- Everything in Linux is a file including the hardware and even the directories.
- # : Denotes the super(root) user
- $ : Denotes the normal user
- /root: Denotes the super user’s directory
/home: Denotes the normal user’s directory.
- Switching between Terminals
Ctrl + Alt + F1-F6: Console login
Ctrl + Alt + F7: GUI login
- The Magic Tab: Instead of typing the whole filename if the unique pattern for a particular file is given then the remaining characters need not be typed and can be obtained automatically using the Tab button.
- ~(Tilde): Denotes the current user’s home directory
- Ctrl + Z: To stop a command that is working interactively without terminating it.
- Ctrl + C: To stop a command that is not responding. (Cancellation).
- Ctrl + D: To send the EOF( End of File) signal to a command normally when you see ‘>’
- Ctrl + W: To erase the text you have entered a word at a time.
- Up arrow key: To redisplay the last executed command. The Down arrow key can be used to print the next command used after using the Up arrow key previously.
- The history command can be cleared using a simple option –c (clear).
- cd : The cd command can be used trickily in the following ways:
cd : To switch to the home user
cd * : To change directory to the first file in the directory (only if the first file is a directory)
cd .. : To move back a folder
cd - : To return to the last directory you were in
- Files starting with a dot (.) are a hidden file.
- To view hidden files: ls -a
- ls: The ls command can be use trickily in the following ways:
ls -lR : To view a long list of all the files (which includes directories) and their subdirectories recursively .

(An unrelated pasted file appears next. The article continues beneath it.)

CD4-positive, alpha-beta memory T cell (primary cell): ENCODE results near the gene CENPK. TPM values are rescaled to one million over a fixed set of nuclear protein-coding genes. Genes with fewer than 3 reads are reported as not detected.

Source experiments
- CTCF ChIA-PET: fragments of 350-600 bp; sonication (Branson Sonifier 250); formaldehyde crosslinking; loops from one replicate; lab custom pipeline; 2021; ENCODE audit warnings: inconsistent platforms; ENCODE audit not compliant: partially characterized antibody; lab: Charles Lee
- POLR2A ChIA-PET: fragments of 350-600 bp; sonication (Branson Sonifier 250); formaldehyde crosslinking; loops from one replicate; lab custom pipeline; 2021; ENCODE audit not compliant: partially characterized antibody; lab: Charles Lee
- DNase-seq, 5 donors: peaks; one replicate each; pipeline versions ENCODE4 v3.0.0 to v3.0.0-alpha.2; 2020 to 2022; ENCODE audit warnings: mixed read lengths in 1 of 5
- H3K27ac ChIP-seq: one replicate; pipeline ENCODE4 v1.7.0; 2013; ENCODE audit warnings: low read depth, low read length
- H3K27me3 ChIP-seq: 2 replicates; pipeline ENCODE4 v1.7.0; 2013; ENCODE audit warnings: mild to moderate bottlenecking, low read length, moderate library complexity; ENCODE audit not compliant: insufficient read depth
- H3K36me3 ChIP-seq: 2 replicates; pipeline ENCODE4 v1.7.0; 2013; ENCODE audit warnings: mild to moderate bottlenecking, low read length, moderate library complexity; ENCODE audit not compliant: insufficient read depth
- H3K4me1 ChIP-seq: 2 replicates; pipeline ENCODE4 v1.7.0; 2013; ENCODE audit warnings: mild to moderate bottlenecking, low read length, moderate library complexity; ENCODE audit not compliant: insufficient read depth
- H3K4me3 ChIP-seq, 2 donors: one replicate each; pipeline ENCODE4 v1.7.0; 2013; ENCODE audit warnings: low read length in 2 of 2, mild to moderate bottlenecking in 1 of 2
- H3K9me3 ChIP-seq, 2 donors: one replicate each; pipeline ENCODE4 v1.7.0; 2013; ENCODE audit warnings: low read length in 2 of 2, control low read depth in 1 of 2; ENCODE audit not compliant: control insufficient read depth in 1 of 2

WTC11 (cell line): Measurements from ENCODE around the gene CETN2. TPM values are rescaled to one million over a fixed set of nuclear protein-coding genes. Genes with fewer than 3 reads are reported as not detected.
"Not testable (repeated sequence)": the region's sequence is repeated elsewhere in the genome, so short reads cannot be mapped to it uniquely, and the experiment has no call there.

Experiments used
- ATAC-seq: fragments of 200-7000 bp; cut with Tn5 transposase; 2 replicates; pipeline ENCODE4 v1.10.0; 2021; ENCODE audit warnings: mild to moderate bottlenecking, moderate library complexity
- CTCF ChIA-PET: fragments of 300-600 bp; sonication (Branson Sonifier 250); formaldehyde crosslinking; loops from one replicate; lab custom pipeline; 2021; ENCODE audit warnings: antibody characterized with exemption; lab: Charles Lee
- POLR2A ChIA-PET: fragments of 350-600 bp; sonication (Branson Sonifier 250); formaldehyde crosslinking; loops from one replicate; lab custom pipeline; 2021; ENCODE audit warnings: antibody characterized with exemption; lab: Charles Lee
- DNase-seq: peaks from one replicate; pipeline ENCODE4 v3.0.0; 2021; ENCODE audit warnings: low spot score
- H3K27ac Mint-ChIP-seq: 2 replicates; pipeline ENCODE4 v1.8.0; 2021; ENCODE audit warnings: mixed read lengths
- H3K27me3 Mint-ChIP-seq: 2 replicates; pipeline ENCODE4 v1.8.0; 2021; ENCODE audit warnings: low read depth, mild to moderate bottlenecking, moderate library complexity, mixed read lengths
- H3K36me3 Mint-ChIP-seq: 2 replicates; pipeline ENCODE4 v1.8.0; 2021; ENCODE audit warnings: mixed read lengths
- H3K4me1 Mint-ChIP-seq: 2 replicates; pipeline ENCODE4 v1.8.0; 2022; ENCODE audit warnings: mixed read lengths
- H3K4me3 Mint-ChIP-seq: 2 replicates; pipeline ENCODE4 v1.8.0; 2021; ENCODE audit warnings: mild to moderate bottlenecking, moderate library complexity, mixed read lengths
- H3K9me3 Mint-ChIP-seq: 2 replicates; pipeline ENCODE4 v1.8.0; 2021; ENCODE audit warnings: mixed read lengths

ls *.* : To view a list of all the files with extensions only.
- ls -ll: Gives a long list in the following format
drwxr-xr-x 2 root root 4096 2010-04-29 05:17 bin where
drwxr-xr-x : permission where d stands for directory, rwx stands for owner privilege, r-x stands for the group privilege and r-x stands for others permission respectively.
Here r stands for read, w for write and x for executable.
2=> link count
4096=> directory size
2010-04-29=> date of creation
05:17=> time of creation
bin=> directory file(in blue)
The color code of the files is as follows:
Blue: Directory file
White: Normal file
Green: Executable file
Yellow: Device file
Magenta: Picture file
Cyan: link file
Red: Compressed file
-(Hyphen) : Normal file
b=Block device file
c=character device file
- Using the rm command: When used without any option the rm command deletes the file or directory ( option -rf) without any warning. A simple mistake like rm / somedir instead of rm /somedir can cause major chaos and delete the entire content of the /(root) directory. Hence it is always advisable to use rm command with the -i(which prompts before removal) option. Also there is no undelete option in Linux.
- Copying hidden files: cp .* (copies hidden files only to a new destination)
Wednesday, December 15, 2010
Basic Linux Command-line Tips and Tricks - Part 1
40 Basic Linux Command-line Tips and Tricks: